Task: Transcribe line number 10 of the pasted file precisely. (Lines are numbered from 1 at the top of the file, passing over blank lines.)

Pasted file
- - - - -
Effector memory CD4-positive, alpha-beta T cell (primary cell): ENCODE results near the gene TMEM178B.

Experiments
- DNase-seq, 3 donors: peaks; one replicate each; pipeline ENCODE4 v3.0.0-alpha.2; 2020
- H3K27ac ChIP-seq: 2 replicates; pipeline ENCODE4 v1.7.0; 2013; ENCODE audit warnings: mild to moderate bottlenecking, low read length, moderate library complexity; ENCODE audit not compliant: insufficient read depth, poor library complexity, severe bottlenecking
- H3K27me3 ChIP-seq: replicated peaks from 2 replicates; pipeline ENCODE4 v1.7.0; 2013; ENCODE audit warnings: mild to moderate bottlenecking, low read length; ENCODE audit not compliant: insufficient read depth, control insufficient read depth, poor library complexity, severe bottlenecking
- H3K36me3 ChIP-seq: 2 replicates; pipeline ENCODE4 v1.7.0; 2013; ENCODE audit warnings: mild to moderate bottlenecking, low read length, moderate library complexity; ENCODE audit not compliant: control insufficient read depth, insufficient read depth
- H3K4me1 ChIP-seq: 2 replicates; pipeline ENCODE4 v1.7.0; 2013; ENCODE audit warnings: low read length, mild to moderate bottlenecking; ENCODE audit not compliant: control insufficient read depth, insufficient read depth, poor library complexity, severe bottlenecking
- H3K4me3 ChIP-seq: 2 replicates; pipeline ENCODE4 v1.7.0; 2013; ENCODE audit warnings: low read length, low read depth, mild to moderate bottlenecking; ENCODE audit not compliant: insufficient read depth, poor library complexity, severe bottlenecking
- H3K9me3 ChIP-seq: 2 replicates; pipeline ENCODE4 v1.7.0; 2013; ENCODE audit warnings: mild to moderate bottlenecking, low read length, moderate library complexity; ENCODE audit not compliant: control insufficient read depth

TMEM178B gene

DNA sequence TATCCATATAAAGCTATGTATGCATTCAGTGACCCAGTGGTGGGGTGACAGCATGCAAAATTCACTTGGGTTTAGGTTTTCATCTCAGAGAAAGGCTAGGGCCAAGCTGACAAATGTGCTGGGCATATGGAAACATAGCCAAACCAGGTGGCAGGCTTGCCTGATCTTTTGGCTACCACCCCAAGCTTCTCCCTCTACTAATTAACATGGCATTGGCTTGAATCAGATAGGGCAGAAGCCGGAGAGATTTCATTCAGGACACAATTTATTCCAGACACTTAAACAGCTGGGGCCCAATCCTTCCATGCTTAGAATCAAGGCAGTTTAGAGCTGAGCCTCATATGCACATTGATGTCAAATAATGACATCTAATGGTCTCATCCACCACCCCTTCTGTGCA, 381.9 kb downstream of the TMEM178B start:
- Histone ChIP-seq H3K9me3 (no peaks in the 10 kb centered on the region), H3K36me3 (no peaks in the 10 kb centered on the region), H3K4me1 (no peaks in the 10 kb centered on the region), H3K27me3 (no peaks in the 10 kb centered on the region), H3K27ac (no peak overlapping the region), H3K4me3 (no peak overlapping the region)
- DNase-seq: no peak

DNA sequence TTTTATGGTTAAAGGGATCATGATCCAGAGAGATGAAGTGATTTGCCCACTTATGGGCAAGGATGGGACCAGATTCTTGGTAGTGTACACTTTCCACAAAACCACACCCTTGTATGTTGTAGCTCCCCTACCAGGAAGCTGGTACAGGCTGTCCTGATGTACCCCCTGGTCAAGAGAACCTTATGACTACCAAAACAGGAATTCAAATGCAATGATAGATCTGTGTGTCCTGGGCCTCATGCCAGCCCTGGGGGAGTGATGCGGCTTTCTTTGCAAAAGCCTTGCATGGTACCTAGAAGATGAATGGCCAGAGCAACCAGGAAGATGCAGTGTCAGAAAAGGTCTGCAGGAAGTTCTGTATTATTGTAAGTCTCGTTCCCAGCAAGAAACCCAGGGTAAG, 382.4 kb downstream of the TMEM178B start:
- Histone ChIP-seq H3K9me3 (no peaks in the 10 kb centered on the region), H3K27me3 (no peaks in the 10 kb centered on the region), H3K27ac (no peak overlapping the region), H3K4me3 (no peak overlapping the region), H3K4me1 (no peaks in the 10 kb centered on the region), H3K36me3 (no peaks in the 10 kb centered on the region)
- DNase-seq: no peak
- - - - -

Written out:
TMEM178B gene